The Temperance Tie

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In 1874, the National Women’s Christian Temperance Union (WCTU) was founded in Cleveland, Ohio and in the fall of 1892 a local chapter was formed in Boulder Creek. The members of the WCTU were staunch supporters of the suffrage movement. In an 1892 letter to the Santa Cruz Sentinel the WCTU chides the male voters of Santa Cruz for not voting for Alfred J. Hinds, the temperance candidate for Mayor. “I doubt not but that every women [sic] if allowed to vote, untrammeled, as she believed to be right, would vote for temperance.”

The temperance and suffrage movement were tightly linked. In the late 1800s, there were few states in which women could control property, they could not vote, or have custody of their children if they divorced. Rape was rarely prosecuted and the age of consent in California in 1880 was just ten.

The temperance movement was in part women’s protest against their lack of civil rights, at a time when many local political meetings were held in saloons, and as such inaccessible to women.

According to the WCTU, at the end of the 1800s Americans spent over a billion dollars on alcoholic beverages each year, compared with $900 million on meat and less than $200 million on public education.


Frances Willard

The perceived need for a local chapter in Boulder Creek was a result of the extensive lumber interests and a railroad terminus and hence “scores of young men on the streets with little but evil before them.” The WCTU resolved to build a free reading room and public library to entice these young men away from the saloons.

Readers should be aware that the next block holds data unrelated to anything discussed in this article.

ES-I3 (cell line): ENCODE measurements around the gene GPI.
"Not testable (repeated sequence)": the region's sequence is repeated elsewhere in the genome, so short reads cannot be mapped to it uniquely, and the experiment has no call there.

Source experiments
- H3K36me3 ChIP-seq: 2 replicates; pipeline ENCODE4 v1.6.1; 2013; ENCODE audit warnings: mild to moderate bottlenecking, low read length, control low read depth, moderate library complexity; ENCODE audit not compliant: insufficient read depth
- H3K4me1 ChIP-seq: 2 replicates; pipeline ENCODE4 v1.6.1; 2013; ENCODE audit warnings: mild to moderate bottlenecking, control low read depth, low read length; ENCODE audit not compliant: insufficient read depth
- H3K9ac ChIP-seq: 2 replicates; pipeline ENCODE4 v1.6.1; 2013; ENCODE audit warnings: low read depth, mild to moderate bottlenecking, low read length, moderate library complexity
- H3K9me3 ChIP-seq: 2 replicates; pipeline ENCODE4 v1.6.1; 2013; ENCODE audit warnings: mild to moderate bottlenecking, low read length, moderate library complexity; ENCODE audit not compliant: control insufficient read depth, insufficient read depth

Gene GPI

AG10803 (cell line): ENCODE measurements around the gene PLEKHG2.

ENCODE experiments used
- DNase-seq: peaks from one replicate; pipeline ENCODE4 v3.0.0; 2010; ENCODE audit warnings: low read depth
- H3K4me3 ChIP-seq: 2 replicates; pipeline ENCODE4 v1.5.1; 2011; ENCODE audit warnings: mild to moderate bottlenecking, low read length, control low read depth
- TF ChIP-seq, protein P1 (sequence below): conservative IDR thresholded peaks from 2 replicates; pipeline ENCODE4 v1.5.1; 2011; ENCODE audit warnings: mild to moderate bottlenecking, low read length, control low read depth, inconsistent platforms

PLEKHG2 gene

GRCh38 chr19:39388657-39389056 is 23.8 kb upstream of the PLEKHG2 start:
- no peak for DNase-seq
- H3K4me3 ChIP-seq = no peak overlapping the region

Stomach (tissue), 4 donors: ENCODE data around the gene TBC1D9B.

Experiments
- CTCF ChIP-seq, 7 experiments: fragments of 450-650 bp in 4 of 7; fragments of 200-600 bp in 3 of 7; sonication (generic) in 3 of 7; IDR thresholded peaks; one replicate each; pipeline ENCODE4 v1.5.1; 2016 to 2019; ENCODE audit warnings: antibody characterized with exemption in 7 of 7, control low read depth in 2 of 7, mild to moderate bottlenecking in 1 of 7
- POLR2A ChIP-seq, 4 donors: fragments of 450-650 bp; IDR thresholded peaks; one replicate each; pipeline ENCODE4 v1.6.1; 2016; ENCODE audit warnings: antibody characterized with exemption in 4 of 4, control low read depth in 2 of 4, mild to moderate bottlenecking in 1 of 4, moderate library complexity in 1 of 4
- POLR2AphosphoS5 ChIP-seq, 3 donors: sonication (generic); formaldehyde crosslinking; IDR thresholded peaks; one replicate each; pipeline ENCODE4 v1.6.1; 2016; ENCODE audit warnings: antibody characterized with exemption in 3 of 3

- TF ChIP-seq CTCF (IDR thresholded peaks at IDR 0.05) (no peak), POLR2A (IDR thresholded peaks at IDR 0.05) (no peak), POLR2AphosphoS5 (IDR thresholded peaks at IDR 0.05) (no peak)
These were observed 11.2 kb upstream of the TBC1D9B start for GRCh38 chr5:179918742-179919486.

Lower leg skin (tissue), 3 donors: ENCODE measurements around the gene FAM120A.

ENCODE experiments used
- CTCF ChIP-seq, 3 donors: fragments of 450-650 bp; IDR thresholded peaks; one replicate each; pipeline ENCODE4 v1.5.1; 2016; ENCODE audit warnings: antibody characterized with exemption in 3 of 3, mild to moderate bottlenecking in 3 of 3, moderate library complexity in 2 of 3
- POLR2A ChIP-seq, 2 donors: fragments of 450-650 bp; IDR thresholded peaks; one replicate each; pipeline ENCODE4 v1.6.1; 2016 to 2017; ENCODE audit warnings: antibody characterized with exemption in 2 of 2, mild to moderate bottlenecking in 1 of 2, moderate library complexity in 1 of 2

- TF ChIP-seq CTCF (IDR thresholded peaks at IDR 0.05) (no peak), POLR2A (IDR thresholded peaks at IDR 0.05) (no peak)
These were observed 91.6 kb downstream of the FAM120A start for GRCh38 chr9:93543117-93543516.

The building, which still stands today on the east side of Highway 9 just south of East Lomond, was constructed in 1893 and dedicated on January 1, 1894. The first floor housed the library and the WCTU parlor; the second floor housed the librarian and their family. In order to raise funds to support the reading room, events such as a “Martha Washington Supper” (Martha Washington being the first first lady) and a “Festival of Days” were held in local halls.

Boulder Creek incorporated in 1902, the third Santa Cruz County town to so do. In 1908, the temperance movement was strong. Under the leadership of Rev. Thomas Lawson the city elected to go dry.

It was still dry in 1911, when California voted on the 8th Amendment (Proposition 4) making it illegal in California to deny women the vote. In several local precincts, the measure failed to pass. It was becoming increasingly obvious that in order to win the male vote nationally, the suffrage movement would have to distance itself from the temperance movement.

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